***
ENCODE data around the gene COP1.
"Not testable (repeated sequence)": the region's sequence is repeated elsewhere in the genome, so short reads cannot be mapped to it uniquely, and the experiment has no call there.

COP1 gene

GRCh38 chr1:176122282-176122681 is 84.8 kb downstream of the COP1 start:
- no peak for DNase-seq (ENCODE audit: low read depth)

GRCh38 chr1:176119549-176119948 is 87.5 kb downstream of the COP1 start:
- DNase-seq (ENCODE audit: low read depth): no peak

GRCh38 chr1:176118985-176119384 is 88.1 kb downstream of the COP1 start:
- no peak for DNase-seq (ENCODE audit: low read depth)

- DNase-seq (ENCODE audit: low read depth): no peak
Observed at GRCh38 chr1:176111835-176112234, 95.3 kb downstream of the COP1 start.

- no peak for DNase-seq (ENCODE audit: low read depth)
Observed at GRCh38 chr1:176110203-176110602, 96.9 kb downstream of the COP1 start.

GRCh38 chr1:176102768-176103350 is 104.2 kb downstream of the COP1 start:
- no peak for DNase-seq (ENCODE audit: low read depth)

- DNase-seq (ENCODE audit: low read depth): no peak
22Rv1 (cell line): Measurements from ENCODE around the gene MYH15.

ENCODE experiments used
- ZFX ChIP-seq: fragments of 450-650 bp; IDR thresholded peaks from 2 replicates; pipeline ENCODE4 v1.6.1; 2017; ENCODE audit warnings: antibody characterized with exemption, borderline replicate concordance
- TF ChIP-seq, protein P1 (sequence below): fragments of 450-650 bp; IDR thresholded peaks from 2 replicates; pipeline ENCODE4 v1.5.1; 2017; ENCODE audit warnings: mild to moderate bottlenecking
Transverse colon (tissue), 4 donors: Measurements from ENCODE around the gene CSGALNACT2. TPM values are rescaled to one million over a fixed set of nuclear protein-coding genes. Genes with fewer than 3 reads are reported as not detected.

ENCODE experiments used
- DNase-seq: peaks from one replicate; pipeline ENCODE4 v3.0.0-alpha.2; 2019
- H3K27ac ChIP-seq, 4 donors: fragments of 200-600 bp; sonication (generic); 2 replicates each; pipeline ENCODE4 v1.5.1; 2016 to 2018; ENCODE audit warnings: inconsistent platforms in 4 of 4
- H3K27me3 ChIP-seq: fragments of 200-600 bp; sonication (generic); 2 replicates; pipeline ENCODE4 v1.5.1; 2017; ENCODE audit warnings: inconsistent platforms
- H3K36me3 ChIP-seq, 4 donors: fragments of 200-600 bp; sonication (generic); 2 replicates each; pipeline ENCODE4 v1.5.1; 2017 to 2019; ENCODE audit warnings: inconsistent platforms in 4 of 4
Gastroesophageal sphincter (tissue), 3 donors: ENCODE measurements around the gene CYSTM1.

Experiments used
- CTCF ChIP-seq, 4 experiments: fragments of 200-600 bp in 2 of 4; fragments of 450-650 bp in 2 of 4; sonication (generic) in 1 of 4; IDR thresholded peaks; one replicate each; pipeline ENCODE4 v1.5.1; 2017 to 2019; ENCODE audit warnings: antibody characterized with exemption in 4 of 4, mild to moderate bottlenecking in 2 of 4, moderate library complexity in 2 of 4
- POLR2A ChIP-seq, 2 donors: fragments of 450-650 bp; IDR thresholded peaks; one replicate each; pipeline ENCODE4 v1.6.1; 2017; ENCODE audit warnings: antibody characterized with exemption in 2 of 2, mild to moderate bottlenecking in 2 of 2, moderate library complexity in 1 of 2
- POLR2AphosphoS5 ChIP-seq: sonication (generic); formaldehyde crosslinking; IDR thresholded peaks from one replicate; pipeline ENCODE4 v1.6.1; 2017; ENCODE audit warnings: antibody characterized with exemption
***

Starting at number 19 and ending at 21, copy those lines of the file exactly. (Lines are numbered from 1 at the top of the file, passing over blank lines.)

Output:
- ZFX ChIP-seq: fragments of 450-650 bp; IDR thresholded peaks from 2 replicates; pipeline ENCODE4 v1.6.1; 2017; ENCODE audit warnings: antibody characterized with exemption, borderline replicate concordance
- TF ChIP-seq, protein P1 (sequence below): fragments of 450-650 bp; IDR thresholded peaks from 2 replicates; pipeline ENCODE4 v1.5.1; 2017; ENCODE audit warnings: mild to moderate bottlenecking
Transverse colon (tissue), 4 donors: Measurements from ENCODE around the gene CSGALNACT2. TPM values are rescaled to one million over a fixed set of nuclear protein-coding genes. Genes with fewer than 3 reads are reported as not detected.